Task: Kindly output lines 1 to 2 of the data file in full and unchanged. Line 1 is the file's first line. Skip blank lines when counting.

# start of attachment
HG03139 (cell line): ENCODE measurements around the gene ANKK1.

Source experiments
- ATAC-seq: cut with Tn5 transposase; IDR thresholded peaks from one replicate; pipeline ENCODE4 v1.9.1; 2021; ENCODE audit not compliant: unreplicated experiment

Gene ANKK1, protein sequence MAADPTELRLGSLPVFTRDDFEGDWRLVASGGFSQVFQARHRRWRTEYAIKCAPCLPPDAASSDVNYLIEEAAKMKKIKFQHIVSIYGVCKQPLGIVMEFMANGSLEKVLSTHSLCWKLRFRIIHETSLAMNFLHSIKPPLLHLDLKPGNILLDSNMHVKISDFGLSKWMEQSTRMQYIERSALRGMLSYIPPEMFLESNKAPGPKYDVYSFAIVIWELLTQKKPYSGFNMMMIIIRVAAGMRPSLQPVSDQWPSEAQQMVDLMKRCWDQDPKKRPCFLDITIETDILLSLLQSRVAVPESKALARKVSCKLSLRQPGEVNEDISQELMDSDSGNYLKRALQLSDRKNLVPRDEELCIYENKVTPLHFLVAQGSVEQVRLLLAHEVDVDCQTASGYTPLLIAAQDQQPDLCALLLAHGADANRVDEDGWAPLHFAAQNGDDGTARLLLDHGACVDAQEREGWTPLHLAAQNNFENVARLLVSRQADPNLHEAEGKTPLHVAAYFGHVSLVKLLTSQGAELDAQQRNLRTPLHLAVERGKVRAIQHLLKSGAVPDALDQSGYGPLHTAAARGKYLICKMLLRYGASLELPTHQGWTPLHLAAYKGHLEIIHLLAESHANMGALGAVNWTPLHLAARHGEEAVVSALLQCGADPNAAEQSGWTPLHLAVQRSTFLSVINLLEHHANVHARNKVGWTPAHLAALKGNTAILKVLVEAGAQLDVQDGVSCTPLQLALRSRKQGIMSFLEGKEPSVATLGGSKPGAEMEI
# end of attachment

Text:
HG03139 (cell line): ENCODE measurements around the gene ANKK1.

Source experiments